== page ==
/^(?:1)?(?(?!(37|96))[2-9][0-8][0-9](?<!(11)))?[2-9][0-9]{2}(?<!(11))[0-9]{4}(?<!(555(01([0-9][0-9])|1212)))$/
share|improve this answer
    
Wow... I hadn't even thought about the flaws you pointed out. Thank you very much for letting me know! I also hadn't thought about trying to run it against two separate patterns in order to first validate the format and THEN validate the actual number... I'll give this a shot and see what happens. Thanks! –  Josh Jul 29 '10 at 0:20
    
Hmm, when I try to run a test number through the first pattern, I get this: Warning: preg_match() [function.preg-match]: Unknown modifier '\' –  Josh Jul 29 '10 at 0:40
    
Fixed a bug that probably resolved that, escaping / in the character classes. –  ebynum Jul 29 '10 at 1:01
    
I've used a combination of yours and enobrev's answers to form the complete function... I've used enobrev's to check the format itself, then yours to validate the number string (after sanitized) against NANPA guidelines. Thanks! –  Josh Jul 29 '10 at 19:40
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Well, you could modify the regex, but it won't be very nice -- should you allow "extn"? How about "extentn"? How about "and then you have to dial"?

I think the "right" way to do this is to add a separate, numerical, extension form box.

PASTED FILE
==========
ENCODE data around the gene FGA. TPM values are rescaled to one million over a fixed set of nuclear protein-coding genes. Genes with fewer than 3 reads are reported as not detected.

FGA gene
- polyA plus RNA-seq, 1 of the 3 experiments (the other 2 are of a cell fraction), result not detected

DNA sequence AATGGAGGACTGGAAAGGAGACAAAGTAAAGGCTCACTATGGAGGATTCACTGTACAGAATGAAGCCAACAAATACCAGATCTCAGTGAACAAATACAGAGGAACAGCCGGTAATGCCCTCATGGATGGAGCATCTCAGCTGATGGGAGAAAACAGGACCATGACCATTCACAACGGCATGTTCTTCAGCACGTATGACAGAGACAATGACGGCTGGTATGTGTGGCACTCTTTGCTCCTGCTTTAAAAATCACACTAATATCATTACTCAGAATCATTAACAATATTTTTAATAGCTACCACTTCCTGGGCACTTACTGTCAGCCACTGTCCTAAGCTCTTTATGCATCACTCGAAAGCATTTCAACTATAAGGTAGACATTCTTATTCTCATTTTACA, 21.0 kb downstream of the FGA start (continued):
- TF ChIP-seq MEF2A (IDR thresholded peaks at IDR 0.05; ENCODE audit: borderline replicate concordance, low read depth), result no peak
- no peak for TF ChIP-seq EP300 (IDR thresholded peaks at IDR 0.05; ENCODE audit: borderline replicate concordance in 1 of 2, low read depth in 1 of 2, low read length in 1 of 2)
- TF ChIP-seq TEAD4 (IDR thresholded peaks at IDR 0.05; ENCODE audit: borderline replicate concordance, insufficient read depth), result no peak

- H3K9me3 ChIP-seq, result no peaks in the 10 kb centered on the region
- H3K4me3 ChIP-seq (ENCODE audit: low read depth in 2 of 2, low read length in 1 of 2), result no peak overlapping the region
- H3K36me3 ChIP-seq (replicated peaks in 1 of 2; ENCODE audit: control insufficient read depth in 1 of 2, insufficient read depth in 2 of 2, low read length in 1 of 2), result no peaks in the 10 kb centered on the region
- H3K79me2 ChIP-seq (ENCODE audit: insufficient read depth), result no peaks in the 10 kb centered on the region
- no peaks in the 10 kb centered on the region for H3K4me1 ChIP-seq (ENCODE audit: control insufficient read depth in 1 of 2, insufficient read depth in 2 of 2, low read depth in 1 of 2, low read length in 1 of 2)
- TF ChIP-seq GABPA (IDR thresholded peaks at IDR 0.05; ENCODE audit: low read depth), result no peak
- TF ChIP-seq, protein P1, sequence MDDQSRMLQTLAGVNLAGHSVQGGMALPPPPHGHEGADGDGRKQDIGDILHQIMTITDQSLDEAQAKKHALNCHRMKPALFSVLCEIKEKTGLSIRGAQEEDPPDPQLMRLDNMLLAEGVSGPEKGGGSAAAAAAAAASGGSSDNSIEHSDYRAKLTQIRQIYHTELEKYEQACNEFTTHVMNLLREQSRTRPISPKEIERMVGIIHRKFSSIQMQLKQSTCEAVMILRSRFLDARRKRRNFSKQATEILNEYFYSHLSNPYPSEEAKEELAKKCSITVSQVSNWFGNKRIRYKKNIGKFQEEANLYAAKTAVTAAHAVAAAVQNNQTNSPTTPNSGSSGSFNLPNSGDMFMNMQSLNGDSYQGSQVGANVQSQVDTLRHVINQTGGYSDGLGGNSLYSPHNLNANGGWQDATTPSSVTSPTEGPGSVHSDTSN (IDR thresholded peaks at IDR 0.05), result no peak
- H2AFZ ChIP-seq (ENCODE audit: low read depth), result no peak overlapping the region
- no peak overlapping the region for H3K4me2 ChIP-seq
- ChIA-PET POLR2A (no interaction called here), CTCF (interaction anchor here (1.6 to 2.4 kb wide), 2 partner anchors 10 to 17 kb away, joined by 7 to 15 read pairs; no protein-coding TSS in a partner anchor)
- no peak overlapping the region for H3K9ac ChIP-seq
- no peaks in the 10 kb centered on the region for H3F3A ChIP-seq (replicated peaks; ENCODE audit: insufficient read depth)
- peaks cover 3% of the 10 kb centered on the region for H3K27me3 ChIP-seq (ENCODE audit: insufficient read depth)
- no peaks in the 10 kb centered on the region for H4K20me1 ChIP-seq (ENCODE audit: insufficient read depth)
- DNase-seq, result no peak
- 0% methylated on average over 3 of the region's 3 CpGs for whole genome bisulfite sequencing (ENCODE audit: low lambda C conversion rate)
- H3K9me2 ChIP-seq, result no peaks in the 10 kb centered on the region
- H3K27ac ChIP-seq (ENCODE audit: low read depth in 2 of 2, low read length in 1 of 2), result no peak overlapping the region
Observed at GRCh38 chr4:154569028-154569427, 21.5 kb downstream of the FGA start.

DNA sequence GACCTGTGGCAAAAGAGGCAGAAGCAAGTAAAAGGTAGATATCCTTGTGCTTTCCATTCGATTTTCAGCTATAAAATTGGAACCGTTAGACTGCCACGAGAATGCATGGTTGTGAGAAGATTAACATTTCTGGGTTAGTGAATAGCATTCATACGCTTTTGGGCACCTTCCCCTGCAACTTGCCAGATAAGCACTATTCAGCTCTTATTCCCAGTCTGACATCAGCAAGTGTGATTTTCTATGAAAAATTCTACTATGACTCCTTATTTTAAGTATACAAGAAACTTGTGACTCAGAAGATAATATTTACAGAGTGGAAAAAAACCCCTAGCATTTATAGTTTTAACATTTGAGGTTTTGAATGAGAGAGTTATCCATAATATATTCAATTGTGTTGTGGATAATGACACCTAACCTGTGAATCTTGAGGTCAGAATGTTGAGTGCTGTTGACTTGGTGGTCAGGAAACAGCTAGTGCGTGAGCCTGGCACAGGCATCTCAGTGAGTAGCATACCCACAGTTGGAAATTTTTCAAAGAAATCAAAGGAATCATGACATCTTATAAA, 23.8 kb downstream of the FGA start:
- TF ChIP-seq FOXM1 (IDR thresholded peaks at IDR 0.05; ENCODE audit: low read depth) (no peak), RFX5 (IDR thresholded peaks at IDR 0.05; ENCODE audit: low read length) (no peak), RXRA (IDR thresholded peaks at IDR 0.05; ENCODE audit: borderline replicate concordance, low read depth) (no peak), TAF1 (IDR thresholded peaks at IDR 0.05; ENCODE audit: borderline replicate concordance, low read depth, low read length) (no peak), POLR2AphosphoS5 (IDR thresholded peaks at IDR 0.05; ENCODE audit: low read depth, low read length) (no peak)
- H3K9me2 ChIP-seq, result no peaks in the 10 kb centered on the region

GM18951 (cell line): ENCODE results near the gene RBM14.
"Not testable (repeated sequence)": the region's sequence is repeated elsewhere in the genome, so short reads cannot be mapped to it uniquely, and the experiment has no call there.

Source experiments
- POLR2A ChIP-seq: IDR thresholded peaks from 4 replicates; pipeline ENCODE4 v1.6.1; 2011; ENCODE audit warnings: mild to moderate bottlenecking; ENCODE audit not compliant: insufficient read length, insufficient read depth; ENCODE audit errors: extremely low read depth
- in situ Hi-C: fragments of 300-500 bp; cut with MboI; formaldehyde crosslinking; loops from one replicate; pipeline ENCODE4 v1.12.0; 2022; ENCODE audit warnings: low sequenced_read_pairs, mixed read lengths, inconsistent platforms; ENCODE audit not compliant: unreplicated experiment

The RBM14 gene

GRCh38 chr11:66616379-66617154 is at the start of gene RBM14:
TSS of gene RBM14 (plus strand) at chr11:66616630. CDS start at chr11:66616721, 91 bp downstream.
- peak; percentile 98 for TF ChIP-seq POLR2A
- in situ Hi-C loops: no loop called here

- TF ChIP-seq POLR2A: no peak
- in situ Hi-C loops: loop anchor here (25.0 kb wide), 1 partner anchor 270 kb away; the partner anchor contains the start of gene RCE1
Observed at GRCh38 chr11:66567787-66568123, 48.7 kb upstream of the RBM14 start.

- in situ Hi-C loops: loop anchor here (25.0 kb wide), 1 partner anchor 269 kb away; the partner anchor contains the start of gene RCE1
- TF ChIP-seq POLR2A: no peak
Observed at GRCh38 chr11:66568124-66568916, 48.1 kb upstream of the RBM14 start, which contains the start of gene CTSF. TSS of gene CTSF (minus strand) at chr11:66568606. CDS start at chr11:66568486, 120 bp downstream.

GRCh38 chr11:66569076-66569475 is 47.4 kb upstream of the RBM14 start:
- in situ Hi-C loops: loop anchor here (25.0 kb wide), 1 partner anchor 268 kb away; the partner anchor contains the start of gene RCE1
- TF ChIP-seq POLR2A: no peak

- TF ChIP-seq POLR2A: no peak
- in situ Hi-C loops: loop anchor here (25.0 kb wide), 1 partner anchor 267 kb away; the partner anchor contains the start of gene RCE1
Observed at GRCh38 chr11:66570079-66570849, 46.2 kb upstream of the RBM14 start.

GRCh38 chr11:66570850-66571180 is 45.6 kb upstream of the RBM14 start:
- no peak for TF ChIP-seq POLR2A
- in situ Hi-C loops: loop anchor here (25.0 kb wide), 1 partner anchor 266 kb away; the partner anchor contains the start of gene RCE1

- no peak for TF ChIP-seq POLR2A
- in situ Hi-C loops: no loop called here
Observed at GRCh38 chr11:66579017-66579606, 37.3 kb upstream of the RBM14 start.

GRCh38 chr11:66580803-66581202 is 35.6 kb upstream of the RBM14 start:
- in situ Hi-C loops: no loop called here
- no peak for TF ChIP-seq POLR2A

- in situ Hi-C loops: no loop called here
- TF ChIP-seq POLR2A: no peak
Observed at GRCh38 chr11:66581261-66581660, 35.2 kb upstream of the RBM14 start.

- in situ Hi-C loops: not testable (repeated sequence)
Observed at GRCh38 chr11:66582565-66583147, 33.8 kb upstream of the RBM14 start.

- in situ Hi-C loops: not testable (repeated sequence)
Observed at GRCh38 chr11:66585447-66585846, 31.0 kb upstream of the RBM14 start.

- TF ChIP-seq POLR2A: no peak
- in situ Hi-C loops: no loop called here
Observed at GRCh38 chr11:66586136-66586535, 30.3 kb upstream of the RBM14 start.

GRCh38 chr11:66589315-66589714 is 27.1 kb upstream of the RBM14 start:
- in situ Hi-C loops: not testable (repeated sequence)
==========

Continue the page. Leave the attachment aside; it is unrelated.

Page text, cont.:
But if you really want the regex, I think I've fixed it up. Hint: you don't need [x] for a single character, x will do.

/^\(?(\d{0,3})\)?(\.|\/)|\s|\-)?(\d{3})(\.|\/)|\s|\-)?(\d{4})\s?(x|ext)?(\d*)$/

You allowed a dot, a slash, a dash, and a whitespace character. You should allow only one of these options. You'll need to update the references to $matches; the useful groups are now 0, 2, and 4.

P.S. This is untested, since I don't have a reference implentation of PHP running. Apologies for mistakes, please let me know if you find any and I'll try to fix them.

Edit

This is summed up much better than I can here.

share|improve this answer
    
haha, I understand where you're coming from... It could turn into a neverending battle... However, I think that for simplicity's sake I'd rather have the phone number done all in one shot. I guess I could break off the extension as a last resort though. –  Josh Jul 28 '10 at 21:42
    
The regex at the moment allows x or ext. If you want to add other options, you can put them in by changing (x|ext) to (x|ext|spam|ham|eggs). However, I think if a user actually wants to put in an extension, this will cause no end of confusion. –  katrielalex Jul 28 '10 at 21:44